Australian artist Carole Elliott captures the elusiveness of a wave, the translucency of the water and embrace the sweeping grandeur of the coastline. See more of her work by visiting her website.
I have been painting and exhibiting for approximately twenty-four years, commencing with a community art course when my children were small. After completing the drawing part of the course, they introduced a paintbrush and I decided it wasn’t for me after all. My brother suggested I try soft pastels and I instantly fell in love with them, continuing with pastels for the next twenty years. After a while I had a short play with acrylics, but their fast drying properties didn’t allow me to blend the colours the same as my beloved pastels so I packed them away.
I’ve been drawn to the ocean from my first arrival in Australia from England at the age of ten. It was a natural progression with my art that I became an ocean artist, and I try to share what inspires me about our beautiful Australian coastline with viewers of my works.
Achieving the translucency of an early morning wave, reflections of the cliffs in the wet sand, or seagulls flying overhead with the salty spray filling the air, are all tests of my skills in my chosen medium of pastels.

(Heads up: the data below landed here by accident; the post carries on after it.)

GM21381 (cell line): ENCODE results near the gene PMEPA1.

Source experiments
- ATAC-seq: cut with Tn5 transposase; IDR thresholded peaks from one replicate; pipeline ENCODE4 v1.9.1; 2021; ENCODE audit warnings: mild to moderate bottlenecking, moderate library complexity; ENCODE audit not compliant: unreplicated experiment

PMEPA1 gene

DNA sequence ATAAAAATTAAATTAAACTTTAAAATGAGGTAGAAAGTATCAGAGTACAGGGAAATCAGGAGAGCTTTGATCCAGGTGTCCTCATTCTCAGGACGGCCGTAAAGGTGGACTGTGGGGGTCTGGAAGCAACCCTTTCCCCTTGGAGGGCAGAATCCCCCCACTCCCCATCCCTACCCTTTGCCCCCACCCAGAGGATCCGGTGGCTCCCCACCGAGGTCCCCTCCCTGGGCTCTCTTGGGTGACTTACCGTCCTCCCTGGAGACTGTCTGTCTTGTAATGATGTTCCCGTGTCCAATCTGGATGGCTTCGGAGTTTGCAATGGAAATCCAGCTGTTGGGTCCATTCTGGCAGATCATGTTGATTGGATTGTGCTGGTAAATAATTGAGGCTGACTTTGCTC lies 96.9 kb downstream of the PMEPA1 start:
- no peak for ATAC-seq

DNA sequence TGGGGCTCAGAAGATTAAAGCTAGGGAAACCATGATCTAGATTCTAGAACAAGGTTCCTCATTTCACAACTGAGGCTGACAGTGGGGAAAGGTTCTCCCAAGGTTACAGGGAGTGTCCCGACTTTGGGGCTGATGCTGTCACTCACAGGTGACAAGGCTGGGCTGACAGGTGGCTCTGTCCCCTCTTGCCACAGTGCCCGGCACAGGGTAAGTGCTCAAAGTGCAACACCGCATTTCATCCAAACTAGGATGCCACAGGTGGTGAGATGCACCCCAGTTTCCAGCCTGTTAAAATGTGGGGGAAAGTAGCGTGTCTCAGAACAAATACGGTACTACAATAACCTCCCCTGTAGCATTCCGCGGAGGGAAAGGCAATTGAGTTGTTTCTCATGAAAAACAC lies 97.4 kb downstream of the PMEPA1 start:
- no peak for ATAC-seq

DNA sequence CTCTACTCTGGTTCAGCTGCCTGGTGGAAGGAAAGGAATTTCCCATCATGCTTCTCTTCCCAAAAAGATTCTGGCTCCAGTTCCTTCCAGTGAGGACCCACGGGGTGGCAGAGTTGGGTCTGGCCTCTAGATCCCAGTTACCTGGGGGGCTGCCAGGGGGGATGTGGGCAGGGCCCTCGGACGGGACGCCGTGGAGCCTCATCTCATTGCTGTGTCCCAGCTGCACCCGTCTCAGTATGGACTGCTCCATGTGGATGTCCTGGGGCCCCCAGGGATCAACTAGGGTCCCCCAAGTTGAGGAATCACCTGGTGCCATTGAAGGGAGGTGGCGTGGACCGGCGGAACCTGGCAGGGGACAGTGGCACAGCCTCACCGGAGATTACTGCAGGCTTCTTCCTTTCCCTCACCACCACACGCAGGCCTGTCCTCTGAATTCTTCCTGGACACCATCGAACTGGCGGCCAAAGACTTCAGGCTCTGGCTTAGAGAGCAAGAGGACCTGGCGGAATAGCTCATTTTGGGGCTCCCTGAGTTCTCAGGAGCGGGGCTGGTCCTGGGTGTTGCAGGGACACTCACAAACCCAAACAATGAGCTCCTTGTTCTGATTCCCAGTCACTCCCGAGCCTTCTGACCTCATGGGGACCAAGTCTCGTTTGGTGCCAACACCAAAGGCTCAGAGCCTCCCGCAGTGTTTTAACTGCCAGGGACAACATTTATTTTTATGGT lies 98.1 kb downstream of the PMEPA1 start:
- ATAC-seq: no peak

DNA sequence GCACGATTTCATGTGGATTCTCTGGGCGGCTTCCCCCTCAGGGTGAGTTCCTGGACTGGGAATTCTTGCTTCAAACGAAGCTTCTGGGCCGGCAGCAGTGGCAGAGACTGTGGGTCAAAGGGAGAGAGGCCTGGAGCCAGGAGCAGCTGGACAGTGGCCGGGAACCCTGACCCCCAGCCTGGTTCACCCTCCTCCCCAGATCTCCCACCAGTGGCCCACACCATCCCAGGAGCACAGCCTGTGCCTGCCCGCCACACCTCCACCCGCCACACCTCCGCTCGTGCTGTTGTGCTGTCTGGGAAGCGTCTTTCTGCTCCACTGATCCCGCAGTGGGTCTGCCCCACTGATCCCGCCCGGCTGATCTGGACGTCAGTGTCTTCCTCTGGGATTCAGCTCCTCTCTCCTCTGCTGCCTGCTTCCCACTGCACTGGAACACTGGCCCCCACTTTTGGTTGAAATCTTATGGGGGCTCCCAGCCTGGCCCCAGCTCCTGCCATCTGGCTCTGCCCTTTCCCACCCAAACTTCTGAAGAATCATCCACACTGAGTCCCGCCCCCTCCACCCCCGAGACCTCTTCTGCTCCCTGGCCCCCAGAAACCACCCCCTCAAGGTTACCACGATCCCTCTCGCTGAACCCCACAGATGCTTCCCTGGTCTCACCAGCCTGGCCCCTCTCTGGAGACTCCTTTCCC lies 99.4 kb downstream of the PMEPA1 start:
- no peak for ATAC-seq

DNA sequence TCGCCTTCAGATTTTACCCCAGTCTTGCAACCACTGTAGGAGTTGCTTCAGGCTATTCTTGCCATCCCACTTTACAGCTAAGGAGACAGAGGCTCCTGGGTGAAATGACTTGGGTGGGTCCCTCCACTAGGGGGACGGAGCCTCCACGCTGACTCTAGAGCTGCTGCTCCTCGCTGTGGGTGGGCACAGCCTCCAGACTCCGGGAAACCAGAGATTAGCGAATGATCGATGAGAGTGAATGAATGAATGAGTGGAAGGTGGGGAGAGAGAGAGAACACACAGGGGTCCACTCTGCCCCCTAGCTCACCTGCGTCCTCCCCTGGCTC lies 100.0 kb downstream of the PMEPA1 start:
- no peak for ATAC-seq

I have been involved in group, joint and solo exhibitions, as well as having articles and demonstration paintings included in the Artist’s Palette magazine, with one of my pastels “Wet & Wild” making it onto the cover. My artworks are represented in private and corporate collections throughout Australia and overseas, and my recent art talk at Finite Gallery can be viewed on my Youtube channel.
Approximately two years ago I made friends with the paintbrush that I had managed to avoid for twenty years. I read about interactive acrylics that promised better blending abilities and have been using them since then. I am enjoying their flexibility and have spent the last two years honing my skills in using this new medium.
Whether it is ocean birds, seascapes, shallow water, splattering in the waves, reflections on the sand or underwater scenes, I’m enjoying trying to replicate my pastel achievements in acrylics.
I retired from full-time work three years ago and now my husband and I travel in our caravan to Far North Queensland each year to escape the winter. While we were in Townsville, we visited a turtle hospital and I decided to work on a series of turtle paintings to support organisations that rescue and rehabilitate endangered turtles. Now, when we travel in our caravan, I take along my painting gear and work on my turtles in my “studio under the awning.”
As a result of my work to support endangered turtles, I am proud to have been accepted as a member of the International Ocean Artists Society based in California, whose motto is “Using Ocean Art to inspire people around the world to a greater awareness of our need to preserve our natural world.”
One of my turtle paintings, “His Favourite Spot,” is now held in their permanent collection for future exhibition.